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26.03.19 Identifying locations and homogeneity of N-6 methylated deoxyadenosine

last modified Mar 26, 2019 12:58 PM
Pacini et al. from the Gurdon lab have mapped the novel DNA modification m6dA at nucleotiode level in the human genome, showing that this low-abundance mark occurs precisely and consistently
26.03.19 Identifying locations and homogeneity of N-6 methylated deoxyadenosine

Fig. 2f (extract): m6dA distribution within different genomic regions in different organisms.

Characteristics and homogeneity of N6-methylation in human genomes

Pacini CE et al. (2019) Scientific Reports 9, Article number: 5185.



A novel DNA modification, N-6 methylated deoxyadenosine (m6dA), has recently been discovered in eukaryotic genomes. Despite its low abundance in eukaryotes, m6dA is implicated in human diseases such as cancer. Therefore, it is important to precisely identify and characterize m6dA in the human genome.

Here, we identify m6dA sites at nucleotide level, in different human cells, genome wide. We compare m6dA features between distinct human cells and identify m6dA characteristics in human genomes. Our data demonstrates for the first time that despite low m6dA abundance, the m6dA mark does often occur consistently at the same genomic location within a given human cell type, demonstrating m6dA homogeneity.

We further show, for the first time, higher levels of m6dA homogeneity within one chromosome. Most m6dA are found on a single chromosome from a diploid sample, suggesting inheritance. Our transcriptome analysis not only indicates that human genes with m6dA are associated with higher RNA transcript levels but identifies allele specific gene transcripts showing haplotype-specific m6dA methylation, which are implicated in different biological functions.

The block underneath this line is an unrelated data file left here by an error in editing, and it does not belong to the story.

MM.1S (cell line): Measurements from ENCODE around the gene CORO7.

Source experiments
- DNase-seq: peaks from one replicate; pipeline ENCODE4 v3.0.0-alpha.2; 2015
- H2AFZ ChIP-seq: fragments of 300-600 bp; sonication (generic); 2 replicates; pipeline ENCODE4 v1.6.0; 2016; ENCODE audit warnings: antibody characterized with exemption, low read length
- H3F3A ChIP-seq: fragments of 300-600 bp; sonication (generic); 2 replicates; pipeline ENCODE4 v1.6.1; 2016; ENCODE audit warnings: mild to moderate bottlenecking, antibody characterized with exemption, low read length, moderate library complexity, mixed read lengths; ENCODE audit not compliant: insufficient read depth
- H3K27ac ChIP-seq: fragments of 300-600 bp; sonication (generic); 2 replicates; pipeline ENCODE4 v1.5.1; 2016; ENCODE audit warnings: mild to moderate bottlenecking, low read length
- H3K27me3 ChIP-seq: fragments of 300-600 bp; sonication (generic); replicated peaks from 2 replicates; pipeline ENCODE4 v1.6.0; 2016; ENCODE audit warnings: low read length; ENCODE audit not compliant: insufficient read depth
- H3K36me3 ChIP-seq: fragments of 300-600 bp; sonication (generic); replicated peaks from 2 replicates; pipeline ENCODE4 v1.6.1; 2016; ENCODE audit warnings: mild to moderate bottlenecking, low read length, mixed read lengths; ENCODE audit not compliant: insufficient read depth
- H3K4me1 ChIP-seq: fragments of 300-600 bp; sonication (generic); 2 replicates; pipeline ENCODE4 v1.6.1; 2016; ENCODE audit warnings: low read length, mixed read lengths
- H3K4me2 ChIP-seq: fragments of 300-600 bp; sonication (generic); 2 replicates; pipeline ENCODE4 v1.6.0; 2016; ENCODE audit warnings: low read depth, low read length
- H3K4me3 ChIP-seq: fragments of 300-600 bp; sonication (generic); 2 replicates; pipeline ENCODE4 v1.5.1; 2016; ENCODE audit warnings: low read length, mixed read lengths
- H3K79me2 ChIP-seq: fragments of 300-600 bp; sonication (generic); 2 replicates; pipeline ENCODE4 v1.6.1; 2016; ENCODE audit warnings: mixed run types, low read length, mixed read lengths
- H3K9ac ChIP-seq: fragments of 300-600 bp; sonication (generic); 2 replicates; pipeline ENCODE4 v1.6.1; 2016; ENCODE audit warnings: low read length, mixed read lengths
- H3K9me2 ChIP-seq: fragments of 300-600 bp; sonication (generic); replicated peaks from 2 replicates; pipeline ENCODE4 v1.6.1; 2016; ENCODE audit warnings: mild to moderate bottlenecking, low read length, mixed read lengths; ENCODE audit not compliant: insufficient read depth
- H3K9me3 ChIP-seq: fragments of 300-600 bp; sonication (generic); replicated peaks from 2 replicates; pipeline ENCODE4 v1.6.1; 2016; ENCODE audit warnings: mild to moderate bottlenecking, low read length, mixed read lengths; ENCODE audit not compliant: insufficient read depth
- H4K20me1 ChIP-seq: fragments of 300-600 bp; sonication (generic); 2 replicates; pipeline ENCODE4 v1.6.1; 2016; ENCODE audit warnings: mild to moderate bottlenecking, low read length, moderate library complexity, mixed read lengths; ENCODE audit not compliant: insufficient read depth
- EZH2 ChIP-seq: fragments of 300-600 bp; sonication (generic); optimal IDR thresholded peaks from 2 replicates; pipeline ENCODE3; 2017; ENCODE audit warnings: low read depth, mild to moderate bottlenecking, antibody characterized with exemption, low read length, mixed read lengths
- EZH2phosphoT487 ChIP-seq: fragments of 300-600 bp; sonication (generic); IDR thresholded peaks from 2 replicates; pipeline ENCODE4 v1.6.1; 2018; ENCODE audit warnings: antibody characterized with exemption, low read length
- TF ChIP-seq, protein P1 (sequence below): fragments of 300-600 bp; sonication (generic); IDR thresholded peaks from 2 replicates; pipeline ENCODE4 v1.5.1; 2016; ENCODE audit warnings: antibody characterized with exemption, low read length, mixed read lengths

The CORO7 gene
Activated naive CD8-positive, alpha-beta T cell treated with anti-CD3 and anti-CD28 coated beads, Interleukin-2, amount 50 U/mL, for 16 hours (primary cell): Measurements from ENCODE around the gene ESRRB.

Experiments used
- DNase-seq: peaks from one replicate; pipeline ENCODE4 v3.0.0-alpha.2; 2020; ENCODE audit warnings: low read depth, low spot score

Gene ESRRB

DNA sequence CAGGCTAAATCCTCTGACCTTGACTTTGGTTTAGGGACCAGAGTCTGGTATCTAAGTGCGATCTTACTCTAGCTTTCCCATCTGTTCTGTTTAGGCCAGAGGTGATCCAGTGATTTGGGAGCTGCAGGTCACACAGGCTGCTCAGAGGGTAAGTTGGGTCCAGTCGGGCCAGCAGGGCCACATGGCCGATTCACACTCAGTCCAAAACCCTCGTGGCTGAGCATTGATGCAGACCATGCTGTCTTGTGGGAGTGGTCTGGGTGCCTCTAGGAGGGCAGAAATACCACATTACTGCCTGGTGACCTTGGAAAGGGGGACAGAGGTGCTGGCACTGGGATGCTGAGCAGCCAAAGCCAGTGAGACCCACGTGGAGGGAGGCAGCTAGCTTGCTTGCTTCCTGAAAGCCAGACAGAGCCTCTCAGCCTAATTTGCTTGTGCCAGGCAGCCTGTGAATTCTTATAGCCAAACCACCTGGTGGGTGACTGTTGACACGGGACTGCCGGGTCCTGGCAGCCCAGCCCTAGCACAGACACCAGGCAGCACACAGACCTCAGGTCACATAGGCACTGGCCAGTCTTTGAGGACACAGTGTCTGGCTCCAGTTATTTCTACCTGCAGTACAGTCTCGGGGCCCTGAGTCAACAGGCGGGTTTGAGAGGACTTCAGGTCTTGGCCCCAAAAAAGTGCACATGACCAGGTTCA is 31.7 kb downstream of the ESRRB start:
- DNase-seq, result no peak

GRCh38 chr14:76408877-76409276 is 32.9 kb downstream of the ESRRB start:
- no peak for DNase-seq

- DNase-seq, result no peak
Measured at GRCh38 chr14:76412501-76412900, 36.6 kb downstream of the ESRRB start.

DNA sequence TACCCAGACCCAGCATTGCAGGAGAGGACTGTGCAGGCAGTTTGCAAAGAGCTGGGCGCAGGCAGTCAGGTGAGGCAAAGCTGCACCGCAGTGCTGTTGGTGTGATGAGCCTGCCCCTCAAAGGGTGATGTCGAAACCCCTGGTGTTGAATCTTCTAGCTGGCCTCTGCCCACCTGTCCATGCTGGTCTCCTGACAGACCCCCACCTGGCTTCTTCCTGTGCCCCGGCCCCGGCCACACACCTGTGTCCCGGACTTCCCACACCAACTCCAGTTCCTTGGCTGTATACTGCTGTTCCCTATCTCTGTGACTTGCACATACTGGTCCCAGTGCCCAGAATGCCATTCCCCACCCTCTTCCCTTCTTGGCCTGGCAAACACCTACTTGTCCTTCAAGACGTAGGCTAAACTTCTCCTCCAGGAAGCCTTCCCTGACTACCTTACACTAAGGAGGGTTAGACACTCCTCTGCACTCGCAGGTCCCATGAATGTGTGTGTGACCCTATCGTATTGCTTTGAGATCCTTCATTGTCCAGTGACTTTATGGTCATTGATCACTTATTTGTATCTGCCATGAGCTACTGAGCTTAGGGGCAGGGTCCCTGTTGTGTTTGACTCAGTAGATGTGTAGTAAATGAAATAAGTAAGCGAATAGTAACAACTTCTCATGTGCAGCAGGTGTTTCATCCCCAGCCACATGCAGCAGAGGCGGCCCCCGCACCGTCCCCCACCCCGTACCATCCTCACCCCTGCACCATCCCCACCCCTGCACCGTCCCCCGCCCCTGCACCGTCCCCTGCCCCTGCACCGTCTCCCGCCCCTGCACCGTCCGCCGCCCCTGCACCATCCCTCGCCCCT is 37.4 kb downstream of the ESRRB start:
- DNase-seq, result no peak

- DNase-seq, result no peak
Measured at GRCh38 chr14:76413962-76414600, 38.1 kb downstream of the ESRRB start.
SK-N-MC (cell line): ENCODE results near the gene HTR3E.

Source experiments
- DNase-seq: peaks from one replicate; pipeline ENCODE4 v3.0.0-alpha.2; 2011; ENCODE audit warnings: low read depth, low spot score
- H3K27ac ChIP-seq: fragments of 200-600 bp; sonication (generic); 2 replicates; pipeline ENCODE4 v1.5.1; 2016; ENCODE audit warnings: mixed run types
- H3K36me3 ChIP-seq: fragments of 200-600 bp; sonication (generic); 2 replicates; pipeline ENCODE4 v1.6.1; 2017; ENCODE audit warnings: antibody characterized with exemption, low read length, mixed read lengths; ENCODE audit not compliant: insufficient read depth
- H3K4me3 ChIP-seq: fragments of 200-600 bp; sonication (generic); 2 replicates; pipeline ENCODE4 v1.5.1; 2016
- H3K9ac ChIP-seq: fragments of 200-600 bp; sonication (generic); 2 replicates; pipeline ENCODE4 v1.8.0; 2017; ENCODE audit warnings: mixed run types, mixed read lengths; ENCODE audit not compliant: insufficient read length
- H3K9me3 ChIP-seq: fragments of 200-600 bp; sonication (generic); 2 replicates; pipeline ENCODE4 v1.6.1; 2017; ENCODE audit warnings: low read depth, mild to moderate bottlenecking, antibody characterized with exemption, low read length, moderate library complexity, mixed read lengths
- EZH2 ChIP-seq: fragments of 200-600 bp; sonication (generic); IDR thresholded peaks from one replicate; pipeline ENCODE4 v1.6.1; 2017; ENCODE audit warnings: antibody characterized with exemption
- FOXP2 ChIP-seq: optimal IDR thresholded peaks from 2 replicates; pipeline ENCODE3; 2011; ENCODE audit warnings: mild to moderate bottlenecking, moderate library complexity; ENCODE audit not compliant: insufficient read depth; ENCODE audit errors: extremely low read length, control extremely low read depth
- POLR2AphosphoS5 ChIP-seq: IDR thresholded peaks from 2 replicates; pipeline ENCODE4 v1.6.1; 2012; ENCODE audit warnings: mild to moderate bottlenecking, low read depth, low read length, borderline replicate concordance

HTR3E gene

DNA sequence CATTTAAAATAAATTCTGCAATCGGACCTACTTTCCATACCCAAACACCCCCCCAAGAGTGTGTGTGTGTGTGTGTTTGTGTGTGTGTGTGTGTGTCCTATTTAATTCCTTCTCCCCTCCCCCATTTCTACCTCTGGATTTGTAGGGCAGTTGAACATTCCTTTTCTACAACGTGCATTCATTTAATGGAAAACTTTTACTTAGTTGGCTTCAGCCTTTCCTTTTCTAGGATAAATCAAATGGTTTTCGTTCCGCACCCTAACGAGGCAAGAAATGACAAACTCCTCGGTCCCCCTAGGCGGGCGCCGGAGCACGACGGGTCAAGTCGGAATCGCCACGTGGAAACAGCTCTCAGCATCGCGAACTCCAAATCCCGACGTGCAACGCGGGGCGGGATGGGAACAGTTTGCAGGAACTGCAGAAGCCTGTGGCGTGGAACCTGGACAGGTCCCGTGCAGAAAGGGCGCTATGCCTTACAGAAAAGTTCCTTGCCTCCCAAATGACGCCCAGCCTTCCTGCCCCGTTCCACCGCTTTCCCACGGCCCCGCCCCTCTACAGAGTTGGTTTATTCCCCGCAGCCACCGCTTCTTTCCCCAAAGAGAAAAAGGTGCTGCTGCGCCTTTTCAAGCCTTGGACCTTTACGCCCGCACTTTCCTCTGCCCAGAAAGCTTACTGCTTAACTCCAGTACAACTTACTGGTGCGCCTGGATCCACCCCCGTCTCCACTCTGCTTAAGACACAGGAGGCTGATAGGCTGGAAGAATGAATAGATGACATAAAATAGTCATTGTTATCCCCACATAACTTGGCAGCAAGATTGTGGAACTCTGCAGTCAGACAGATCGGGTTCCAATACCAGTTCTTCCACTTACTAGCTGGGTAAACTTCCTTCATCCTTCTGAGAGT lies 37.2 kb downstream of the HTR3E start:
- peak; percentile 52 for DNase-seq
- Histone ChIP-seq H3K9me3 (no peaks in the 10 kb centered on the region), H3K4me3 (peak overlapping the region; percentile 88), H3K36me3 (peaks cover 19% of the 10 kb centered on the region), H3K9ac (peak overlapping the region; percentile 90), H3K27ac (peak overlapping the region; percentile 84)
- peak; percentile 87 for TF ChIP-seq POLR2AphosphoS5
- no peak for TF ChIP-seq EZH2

Our analyses demonstrate the precision and consistency by which the m6dA mark occurs within the human genome, suggesting that m6dA marks are precisely inherited in humans.



Read more about research in the Gurdon lab.

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Studying development to understand disease

The Gurdon Institute is funded by Wellcome and Cancer Research UK to study the biology of development, and how normal growth and maintenance go wrong in cancer and other diseases.

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